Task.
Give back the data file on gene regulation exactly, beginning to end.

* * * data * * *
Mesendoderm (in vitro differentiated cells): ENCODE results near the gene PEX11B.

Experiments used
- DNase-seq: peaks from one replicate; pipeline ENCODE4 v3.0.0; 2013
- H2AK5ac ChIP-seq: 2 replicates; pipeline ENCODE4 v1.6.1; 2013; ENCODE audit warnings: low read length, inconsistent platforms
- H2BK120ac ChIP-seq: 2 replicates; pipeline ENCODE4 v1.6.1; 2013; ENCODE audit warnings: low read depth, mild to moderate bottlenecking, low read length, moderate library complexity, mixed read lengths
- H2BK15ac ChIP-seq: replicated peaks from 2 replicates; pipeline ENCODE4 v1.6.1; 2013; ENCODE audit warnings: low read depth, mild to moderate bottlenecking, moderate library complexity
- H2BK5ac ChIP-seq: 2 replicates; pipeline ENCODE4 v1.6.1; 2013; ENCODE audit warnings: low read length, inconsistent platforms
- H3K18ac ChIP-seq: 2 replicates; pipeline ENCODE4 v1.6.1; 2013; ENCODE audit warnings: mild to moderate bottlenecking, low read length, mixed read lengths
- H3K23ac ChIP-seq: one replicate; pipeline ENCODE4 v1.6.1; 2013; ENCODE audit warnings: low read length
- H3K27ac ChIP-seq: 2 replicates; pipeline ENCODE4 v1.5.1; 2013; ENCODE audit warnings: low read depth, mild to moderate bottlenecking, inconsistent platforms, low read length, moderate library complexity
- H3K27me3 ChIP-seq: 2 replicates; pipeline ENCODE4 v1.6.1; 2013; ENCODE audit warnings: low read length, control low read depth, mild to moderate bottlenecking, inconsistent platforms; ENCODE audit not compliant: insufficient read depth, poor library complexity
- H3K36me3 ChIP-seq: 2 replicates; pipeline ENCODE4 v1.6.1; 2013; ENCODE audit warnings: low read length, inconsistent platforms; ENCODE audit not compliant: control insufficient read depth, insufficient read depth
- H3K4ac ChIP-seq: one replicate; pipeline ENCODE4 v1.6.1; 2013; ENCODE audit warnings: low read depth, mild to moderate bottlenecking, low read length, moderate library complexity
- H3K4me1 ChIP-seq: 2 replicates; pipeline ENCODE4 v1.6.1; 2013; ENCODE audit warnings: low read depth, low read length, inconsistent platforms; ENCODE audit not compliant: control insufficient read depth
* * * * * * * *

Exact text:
Mesendoderm (in vitro differentiated cells): ENCODE results near the gene PEX11B.

Experiments used
- DNase-seq: peaks from one replicate; pipeline ENCODE4 v3.0.0; 2013
- H2AK5ac ChIP-seq: 2 replicates; pipeline ENCODE4 v1.6.1; 2013; ENCODE audit warnings: low read length, inconsistent platforms
- H2BK120ac ChIP-seq: 2 replicates; pipeline ENCODE4 v1.6.1; 2013; ENCODE audit warnings: low read depth, mild to moderate bottlenecking, low read length, moderate library complexity, mixed read lengths
- H2BK15ac ChIP-seq: replicated peaks from 2 replicates; pipeline ENCODE4 v1.6.1; 2013; ENCODE audit warnings: low read depth, mild to moderate bottlenecking, moderate library complexity
- H2BK5ac ChIP-seq: 2 replicates; pipeline ENCODE4 v1.6.1; 2013; ENCODE audit warnings: low read length, inconsistent platforms
- H3K18ac ChIP-seq: 2 replicates; pipeline ENCODE4 v1.6.1; 2013; ENCODE audit warnings: mild to moderate bottlenecking, low read length, mixed read lengths
- H3K23ac ChIP-seq: one replicate; pipeline ENCODE4 v1.6.1; 2013; ENCODE audit warnings: low read length
- H3K27ac ChIP-seq: 2 replicates; pipeline ENCODE4 v1.5.1; 2013; ENCODE audit warnings: low read depth, mild to moderate bottlenecking, inconsistent platforms, low read length, moderate library complexity
- H3K27me3 ChIP-seq: 2 replicates; pipeline ENCODE4 v1.6.1; 2013; ENCODE audit warnings: low read length, control low read depth, mild to moderate bottlenecking, inconsistent platforms; ENCODE audit not compliant: insufficient read depth, poor library complexity
- H3K36me3 ChIP-seq: 2 replicates; pipeline ENCODE4 v1.6.1; 2013; ENCODE audit warnings: low read length, inconsistent platforms; ENCODE audit not compliant: control insufficient read depth, insufficient read depth
- H3K4ac ChIP-seq: one replicate; pipeline ENCODE4 v1.6.1; 2013; ENCODE audit warnings: low read depth, mild to moderate bottlenecking, low read length, moderate library complexity
- H3K4me1 ChIP-seq: 2 replicates; pipeline ENCODE4 v1.6.1; 2013; ENCODE audit warnings: low read depth, low read length, inconsistent platforms; ENCODE audit not compliant: control insufficient read depth